Our article below is kindly provided by Anette Harbech Olesen a Danish nutritionist, writer and food & health blogger. She is author of the book ‘Gluten-Free Secrets’, which will be released in English on the 25th of September. As Anette comments in the introduction of her book:
“Did you know that every third American would prefer to avoid gluten altogether in their diet? The same tendency is sweeping through Europe.
The number of people who have noticed that less gluten in their food improves their digestion, performance and wellbeing is rising. Unexplained symptoms disappear, digestion problems abate and aching joints are soothed. And recent research shows that far more ailments and disorders than previously thought may be linked to ingestion of gluten.”
Today, we eat more gluten than ever before in history. The gluten content of the food we eat has risen, and the gluten found in modern wheat strains is more difficult to digest than that of older wheats like einkorn or spelt. In recent years, we have seen an increased focus on gluten, and more and more people find that they start to feel better once they omit gluten or wheat from their diet.
Gluten is a protein found particularly in wheat, but also in rye and barley. Oat contains no gluten as such, but since oats are often grown and processed along with wheat, most conventional oat products contain traces of gluten. Since the publication of a number of studies of the effect of gluten on human digestion by researchers such as Dr Alessio Fasano and his colleagues, public interest in gluten-related issues has reached new heights  .
Gluten from ordinary wheat flour is hard to digest, and the elastic mass that results from mixing water and wheat flour may, if undigested, cause severe irritation and damage to our intestinal lining. Most people will feel lighter and experience an improvement in their digestion when they cut down their intake of gluten-rich food. To illustrate the potential effect of gluten on our intestinal health (and our health in general), let me list the three most common types of negative gluten reactions here:
1. Celiac disease: An autoimmune disorder caused by gluten. This disorder may result in damage to our intestinal lining, dermatitis herpetiformis, a violent, blistering rash, or gluten ataxia, which may lead to neurological problems and loss of coordination.
2. Gluten intolerance: An immune response linked to gluten.
3. Gluten sensitivity or non-celiac gluten sensitivity (NCGS): a possibly immune-mediated gluten sensitivity.
A Negative Immune Response
Previously, reactions to gluten were regarded as a rare occurrence. A study published in 2009 in the journal Gastroenterology changed this assumption, and showed quite conclusively that the actual incidence of celiac disease has grown about 400% since the early 1950s .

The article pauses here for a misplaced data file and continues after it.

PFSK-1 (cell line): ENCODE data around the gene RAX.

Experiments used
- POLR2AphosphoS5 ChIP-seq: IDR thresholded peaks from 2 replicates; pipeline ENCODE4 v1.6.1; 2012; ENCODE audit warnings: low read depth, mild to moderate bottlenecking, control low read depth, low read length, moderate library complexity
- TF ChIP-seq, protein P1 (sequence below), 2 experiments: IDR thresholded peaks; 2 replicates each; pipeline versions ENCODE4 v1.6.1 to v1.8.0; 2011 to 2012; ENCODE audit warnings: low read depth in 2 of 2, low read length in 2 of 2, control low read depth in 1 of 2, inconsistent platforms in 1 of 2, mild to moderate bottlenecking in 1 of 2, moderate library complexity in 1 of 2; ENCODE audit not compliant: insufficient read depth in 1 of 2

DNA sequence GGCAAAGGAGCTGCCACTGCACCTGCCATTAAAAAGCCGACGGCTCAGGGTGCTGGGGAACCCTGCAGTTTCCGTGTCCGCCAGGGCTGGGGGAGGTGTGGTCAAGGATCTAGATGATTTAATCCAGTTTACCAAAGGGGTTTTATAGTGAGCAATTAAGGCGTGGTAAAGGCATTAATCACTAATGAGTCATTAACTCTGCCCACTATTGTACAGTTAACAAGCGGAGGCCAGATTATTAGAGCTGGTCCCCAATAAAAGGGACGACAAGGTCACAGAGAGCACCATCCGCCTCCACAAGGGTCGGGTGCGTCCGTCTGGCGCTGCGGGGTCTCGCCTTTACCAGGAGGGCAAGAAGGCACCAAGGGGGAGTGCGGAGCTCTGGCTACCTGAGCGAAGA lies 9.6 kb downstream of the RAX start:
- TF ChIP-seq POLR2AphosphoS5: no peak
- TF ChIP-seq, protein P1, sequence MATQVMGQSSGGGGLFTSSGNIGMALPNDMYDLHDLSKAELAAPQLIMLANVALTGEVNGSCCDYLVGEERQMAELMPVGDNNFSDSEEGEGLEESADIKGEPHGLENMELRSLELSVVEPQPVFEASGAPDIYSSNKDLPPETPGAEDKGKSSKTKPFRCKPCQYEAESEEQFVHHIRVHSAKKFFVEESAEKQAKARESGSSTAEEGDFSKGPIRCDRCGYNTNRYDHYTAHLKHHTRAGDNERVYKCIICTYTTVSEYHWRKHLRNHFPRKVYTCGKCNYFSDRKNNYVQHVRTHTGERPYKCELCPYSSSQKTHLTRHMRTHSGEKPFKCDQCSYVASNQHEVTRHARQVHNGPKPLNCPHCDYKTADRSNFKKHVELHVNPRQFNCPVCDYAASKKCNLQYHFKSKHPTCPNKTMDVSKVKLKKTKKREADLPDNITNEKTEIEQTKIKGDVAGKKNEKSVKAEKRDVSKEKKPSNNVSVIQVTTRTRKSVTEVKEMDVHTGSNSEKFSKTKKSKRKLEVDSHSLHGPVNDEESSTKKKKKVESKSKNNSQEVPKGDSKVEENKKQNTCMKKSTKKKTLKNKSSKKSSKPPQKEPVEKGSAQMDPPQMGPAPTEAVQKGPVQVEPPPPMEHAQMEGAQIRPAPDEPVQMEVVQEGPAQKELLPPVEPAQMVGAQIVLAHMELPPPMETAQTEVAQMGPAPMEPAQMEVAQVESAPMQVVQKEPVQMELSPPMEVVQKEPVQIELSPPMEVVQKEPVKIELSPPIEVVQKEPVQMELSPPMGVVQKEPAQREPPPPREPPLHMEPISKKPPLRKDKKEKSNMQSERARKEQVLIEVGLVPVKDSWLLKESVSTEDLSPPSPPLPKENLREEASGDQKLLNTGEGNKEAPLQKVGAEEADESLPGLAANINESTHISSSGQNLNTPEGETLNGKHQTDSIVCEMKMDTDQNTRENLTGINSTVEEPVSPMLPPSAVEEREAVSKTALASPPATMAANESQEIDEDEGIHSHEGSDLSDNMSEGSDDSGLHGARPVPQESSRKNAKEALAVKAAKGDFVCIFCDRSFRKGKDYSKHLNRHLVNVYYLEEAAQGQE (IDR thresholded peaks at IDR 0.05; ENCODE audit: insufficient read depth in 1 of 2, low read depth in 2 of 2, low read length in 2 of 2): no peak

Celiac disease is an autoimmune disorder caused by gluten, but even people who don’t suffer from celiac disease may experience negative effects from gluten and wheat. In 2011, the researcher Jessica Biesiekierski of Monash University in Australia published the first of a series of studies demonstrating that for most people ingesting gluten actually provokes, to some extent, a negative immune response .
This is why it may be a good idea to keep an eye on your gluten and wheat intake. Especially if you experience irritable bowels or indigestion. Reactions to gluten most frequently begin in the bowels. Insufficient digestion of gluten may lead to conditions like bloating, diarrhoea and stomach cramps, but a whole range of other symptoms may also be linked to gluten.
Skin problems, mood swings and autoimmune disorders as well as leaky gut syndrome may all be caused by gluten. Insufficiently digested gluten may also raise inflammation levels in our bodies simply because it irritates our immune system and activates our white blood cells. Increased inflammation levels play a part in the development of practically all lifestyle diseases.
Many people who suffer from indigestion or bowel problems do not only react negatively to gluten but also to the so-called ‘FODMAPs’, i.e. fermentable oligosaccharides, disaccharides, monosaccharides and polyols. By omitting all FODMAPs – including gluten – from their diet for a while, most people with irritable bowel syndrome may achieve normal digestion and bowel functions within only a few weeks. You can read more about FODMAPs here:
A Life Without Gluten?
Knowing what we know today about gluten, we should probably ask ourselves whether our increased gluten intake is at all desirable seen from a health perspective. The number of people who experience health benefits from a gluten-free lifestyle is growing rapidly and far exceeds the number of people who actually suffer from gluten intolerance or celiac disease.